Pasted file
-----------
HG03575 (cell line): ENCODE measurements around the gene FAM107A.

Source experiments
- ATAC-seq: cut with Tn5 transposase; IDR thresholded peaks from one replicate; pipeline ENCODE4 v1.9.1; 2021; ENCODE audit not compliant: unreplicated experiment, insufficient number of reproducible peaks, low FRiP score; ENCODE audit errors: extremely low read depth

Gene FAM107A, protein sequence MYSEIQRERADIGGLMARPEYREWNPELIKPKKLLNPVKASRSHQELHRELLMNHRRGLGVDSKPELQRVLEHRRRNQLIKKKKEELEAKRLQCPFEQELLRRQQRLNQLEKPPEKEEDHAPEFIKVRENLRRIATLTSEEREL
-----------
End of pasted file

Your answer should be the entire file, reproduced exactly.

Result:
HG03575 (cell line): ENCODE measurements around the gene FAM107A.

Source experiments
- ATAC-seq: cut with Tn5 transposase; IDR thresholded peaks from one replicate; pipeline ENCODE4 v1.9.1; 2021; ENCODE audit not compliant: unreplicated experiment, insufficient number of reproducible peaks, low FRiP score; ENCODE audit errors: extremely low read depth

Gene FAM107A, protein sequence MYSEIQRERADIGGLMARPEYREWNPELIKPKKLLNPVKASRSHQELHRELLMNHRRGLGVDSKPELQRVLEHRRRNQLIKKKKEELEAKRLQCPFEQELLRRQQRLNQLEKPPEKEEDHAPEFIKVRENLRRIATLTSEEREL